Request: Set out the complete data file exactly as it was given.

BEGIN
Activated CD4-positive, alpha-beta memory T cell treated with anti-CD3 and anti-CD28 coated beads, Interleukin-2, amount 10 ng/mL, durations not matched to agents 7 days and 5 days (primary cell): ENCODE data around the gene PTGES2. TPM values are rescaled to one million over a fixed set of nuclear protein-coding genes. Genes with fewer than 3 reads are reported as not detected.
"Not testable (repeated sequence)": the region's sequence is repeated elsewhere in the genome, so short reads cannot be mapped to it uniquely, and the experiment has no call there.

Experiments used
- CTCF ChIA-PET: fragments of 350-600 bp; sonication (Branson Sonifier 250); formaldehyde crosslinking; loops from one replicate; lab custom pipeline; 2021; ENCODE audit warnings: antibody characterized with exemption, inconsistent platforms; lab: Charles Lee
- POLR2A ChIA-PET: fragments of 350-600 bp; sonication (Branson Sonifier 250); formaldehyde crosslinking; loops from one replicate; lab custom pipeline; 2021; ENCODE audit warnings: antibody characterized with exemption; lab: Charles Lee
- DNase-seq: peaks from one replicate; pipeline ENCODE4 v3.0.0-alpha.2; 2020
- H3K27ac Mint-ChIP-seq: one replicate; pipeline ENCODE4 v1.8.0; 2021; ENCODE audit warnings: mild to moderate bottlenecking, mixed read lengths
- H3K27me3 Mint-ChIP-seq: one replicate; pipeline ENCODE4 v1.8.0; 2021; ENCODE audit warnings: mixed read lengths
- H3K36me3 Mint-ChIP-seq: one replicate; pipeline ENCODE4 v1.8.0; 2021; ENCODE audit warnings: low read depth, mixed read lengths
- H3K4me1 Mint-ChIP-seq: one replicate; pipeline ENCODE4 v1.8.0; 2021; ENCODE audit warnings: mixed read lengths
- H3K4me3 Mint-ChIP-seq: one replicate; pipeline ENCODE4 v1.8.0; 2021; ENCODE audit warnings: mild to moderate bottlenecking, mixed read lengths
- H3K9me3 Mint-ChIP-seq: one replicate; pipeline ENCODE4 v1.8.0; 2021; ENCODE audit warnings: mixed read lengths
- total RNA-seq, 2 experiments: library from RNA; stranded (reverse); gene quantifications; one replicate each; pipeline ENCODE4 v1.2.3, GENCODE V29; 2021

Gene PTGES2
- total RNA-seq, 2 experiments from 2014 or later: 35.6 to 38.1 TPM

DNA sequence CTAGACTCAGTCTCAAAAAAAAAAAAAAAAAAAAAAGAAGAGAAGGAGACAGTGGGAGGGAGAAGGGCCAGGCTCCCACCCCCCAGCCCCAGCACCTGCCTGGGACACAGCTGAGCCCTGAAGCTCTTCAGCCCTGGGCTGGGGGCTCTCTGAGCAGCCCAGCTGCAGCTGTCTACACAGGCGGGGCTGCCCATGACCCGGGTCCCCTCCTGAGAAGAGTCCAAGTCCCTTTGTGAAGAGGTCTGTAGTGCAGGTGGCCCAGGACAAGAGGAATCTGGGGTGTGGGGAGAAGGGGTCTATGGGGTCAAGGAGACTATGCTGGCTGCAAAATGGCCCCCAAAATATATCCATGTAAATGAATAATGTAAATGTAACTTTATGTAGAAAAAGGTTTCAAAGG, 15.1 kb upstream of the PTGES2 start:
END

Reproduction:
Activated CD4-positive, alpha-beta memory T cell treated with anti-CD3 and anti-CD28 coated beads, Interleukin-2, amount 10 ng/mL, durations not matched to agents 7 days and 5 days (primary cell): ENCODE data around the gene PTGES2. TPM values are rescaled to one million over a fixed set of nuclear protein-coding genes. Genes with fewer than 3 reads are reported as not detected.
"Not testable (repeated sequence)": the region's sequence is repeated elsewhere in the genome, so short reads cannot be mapped to it uniquely, and the experiment has no call there.

Experiments used
- CTCF ChIA-PET: fragments of 350-600 bp; sonication (Branson Sonifier 250); formaldehyde crosslinking; loops from one replicate; lab custom pipeline; 2021; ENCODE audit warnings: antibody characterized with exemption, inconsistent platforms; lab: Charles Lee
- POLR2A ChIA-PET: fragments of 350-600 bp; sonication (Branson Sonifier 250); formaldehyde crosslinking; loops from one replicate; lab custom pipeline; 2021; ENCODE audit warnings: antibody characterized with exemption; lab: Charles Lee
- DNase-seq: peaks from one replicate; pipeline ENCODE4 v3.0.0-alpha.2; 2020
- H3K27ac Mint-ChIP-seq: one replicate; pipeline ENCODE4 v1.8.0; 2021; ENCODE audit warnings: mild to moderate bottlenecking, mixed read lengths
- H3K27me3 Mint-ChIP-seq: one replicate; pipeline ENCODE4 v1.8.0; 2021; ENCODE audit warnings: mixed read lengths
- H3K36me3 Mint-ChIP-seq: one replicate; pipeline ENCODE4 v1.8.0; 2021; ENCODE audit warnings: low read depth, mixed read lengths
- H3K4me1 Mint-ChIP-seq: one replicate; pipeline ENCODE4 v1.8.0; 2021; ENCODE audit warnings: mixed read lengths
- H3K4me3 Mint-ChIP-seq: one replicate; pipeline ENCODE4 v1.8.0; 2021; ENCODE audit warnings: mild to moderate bottlenecking, mixed read lengths
- H3K9me3 Mint-ChIP-seq: one replicate; pipeline ENCODE4 v1.8.0; 2021; ENCODE audit warnings: mixed read lengths
- total RNA-seq, 2 experiments: library from RNA; stranded (reverse); gene quantifications; one replicate each; pipeline ENCODE4 v1.2.3, GENCODE V29; 2021

Gene PTGES2
- total RNA-seq, 2 experiments from 2014 or later: 35.6 to 38.1 TPM

DNA sequence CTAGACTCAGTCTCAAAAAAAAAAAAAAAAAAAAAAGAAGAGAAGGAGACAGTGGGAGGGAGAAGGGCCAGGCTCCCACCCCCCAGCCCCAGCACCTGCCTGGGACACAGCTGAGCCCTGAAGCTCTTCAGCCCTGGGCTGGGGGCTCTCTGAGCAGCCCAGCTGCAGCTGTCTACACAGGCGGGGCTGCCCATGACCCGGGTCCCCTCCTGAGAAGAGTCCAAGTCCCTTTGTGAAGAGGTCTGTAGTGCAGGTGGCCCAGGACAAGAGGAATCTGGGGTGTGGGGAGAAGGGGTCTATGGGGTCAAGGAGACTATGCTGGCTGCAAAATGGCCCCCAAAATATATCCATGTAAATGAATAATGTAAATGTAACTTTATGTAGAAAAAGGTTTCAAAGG, 15.1 kb upstream of the PTGES2 start: